Have you ever worn a pair of workout leggings packed with features you either didn’t need, or that were totally misplaced so it just ended up bothering you? Believe us, it has happened to us, way too many times.
After some reflection on these experiences, it hit us. These were sports clothes produced at the speed of light, with no involvement with people who are supposed to be wearing these clothes, and which have likely never been tested before selling them in stores.
That is why we decided we’ll do things differently at Tripulse. When it comes to design, the big question we ask ourselves is how we can design activewear that people will want to wear and love for a long time?
For us, this is all about understanding the people who we are designing the clothes for and designing together with them. Honestly, this is a lot of fun too!
While we have a number of carefully chosen design principles, user-centricity is the one we’ll focus on in this post and which is a key priority throughout our entire product development process.
As we’re starting to develop our next product, our very first sustainable sports bra, we’ll share with you how the five steps of user-centric design at Tripulse look like.
1. Obsessing over what users care about
How can we create something of value when we don’t understand what you care about, what your wishes are, what your frustrations are when it comes to sportswear? It's not possible we think. So to get answers on these and many more questions, we do a variety of things.
It includes rounds of observations of people doing all kinds of sports and physical activities and how they are moving and interacting with their sportswear.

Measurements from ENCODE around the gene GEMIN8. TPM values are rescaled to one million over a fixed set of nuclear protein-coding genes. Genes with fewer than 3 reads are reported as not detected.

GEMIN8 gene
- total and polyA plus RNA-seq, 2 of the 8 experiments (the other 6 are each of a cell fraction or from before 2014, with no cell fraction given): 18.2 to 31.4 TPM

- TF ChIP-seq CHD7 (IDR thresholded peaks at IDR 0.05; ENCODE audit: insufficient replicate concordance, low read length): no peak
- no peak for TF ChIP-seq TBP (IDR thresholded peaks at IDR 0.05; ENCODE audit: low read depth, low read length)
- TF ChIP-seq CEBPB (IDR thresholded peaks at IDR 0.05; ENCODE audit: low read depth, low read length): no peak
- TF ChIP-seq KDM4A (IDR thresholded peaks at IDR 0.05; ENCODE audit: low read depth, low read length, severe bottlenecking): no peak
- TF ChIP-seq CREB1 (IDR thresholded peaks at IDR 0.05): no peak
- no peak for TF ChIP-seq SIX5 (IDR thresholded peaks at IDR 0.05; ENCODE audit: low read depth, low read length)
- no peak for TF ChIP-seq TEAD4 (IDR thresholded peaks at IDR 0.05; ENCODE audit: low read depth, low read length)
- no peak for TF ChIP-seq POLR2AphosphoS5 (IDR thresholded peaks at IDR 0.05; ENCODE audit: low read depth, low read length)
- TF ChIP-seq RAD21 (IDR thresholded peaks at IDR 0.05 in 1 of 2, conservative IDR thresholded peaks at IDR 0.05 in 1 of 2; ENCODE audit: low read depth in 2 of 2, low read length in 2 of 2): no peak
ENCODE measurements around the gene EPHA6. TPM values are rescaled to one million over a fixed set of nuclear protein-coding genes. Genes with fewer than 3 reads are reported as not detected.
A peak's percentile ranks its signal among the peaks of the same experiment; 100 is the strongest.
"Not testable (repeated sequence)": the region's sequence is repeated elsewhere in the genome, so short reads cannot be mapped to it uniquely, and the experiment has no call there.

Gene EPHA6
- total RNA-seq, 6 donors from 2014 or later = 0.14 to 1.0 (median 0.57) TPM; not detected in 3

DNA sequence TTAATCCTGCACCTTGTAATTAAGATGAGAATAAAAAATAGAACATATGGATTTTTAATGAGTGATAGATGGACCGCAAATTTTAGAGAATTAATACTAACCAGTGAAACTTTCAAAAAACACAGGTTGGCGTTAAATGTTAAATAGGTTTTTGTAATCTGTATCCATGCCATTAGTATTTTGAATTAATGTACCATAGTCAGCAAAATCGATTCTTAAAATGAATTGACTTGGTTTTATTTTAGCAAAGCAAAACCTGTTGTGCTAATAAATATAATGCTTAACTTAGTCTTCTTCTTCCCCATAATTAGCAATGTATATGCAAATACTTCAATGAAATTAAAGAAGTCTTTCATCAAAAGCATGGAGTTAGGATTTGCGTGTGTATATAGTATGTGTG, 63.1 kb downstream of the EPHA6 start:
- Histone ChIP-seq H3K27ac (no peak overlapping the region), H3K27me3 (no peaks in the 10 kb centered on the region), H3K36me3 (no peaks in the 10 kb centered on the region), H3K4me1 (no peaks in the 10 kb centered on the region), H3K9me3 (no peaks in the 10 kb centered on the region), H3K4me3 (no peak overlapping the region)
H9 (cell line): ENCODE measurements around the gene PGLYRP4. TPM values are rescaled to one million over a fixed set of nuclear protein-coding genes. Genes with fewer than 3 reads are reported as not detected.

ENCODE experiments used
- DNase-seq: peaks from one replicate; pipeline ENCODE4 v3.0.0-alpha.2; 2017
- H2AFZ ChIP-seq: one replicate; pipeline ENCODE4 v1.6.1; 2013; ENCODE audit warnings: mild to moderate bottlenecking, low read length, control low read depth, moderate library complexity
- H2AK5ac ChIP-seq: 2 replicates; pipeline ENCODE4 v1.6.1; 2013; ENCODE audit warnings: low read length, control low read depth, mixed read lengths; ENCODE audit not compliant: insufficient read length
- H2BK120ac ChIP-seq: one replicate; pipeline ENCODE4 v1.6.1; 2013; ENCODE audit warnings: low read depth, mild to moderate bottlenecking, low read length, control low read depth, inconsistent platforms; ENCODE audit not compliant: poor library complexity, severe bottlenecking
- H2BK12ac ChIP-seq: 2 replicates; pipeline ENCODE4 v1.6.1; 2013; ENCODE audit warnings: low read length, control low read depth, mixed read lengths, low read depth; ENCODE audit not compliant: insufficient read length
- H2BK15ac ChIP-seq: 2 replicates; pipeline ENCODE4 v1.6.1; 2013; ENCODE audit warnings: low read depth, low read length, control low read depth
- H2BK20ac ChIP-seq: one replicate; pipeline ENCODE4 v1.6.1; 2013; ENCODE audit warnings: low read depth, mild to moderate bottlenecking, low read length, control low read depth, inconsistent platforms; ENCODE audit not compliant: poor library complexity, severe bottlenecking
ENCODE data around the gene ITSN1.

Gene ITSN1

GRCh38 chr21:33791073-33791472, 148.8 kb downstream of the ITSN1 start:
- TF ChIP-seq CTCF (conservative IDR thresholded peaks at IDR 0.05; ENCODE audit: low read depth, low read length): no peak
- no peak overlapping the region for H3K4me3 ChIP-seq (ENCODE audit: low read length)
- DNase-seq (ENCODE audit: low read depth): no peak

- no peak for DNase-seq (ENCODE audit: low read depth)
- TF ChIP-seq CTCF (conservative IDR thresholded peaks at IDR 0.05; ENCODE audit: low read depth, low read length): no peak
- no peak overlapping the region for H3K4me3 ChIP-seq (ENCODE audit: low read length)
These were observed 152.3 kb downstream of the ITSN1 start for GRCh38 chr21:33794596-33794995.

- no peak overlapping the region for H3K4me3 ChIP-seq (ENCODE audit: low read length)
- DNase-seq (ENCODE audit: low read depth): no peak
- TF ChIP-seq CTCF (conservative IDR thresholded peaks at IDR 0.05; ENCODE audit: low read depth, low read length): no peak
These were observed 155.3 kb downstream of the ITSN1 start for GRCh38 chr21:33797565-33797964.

It also means interviewing and surveying to get a better in-depth understanding. We talk to hard-core athletes, fitness enthusiasts and simply people who like to move and workout to ensure we get lots of valuable input from people who might have slightly different demands.
This is one of the most fun parts of the process and it’s amazing to see how many of you are very excited to be part of it and are sharing your input so generously.
2. Evaluating your feedback
Once we’ve gathered all the input, we’re digging deep and analyze all the info we’ve received from you. Are we seeing a red thread, common features, wishes or frustrations?
This is a tough part as we’d love to include all your wishes into our design choices, but at the same time we need to prioritize and make decisions that are based on quantity of occurrence, importance and benefits, while keeping true to our design principles and holistic approach to sustainability, i.e. always working at the intersection of function and performance, sustainability, people and ethics.
3. Creating the first design & prototype
Once we’ve made the evaluation which of the feature wishes to include in the product design, we fuse these together with our own design ideas that are based on our design principles and bring the first design sketches on paper.
We do this work together with our designer who also helps us to elevate the design and look at it from a very functional and stylistic perspective.
4. Testing the first prototypes with our users
How can we know that the design we put on paper and created as a prototype is a product that fits well, people will love and serves its purpose? The answer is simple: Test, test, test.
We are meticulous about testing our prototypes with the different user groups described in step 1 and that also represent different sizes to ensure it’s a great performing product that people will truly love and that will fit well.
5. Gathering user feedback & iterate
Once our users tested the prototypes for a while, we gather feedback from them. Did it pass the performance test? Was the fit great? Does it serve its purpose? Anything to improve to bring it to yet another level?
This often means yet another phase of iteration, making slight changes to the design and fit, and creating new prototypes based on the user feedback.
Once the feedback is truly positive, we move on and bring the final design to our production factory for it to create the so-called pre-production samples.
These are the very last prototypes created before producing our activewear in the desired final quantities. We then do a final round of testing and quality control with these samples, once again including users in the process, and if the results are satisfactory, we are good to go for production.
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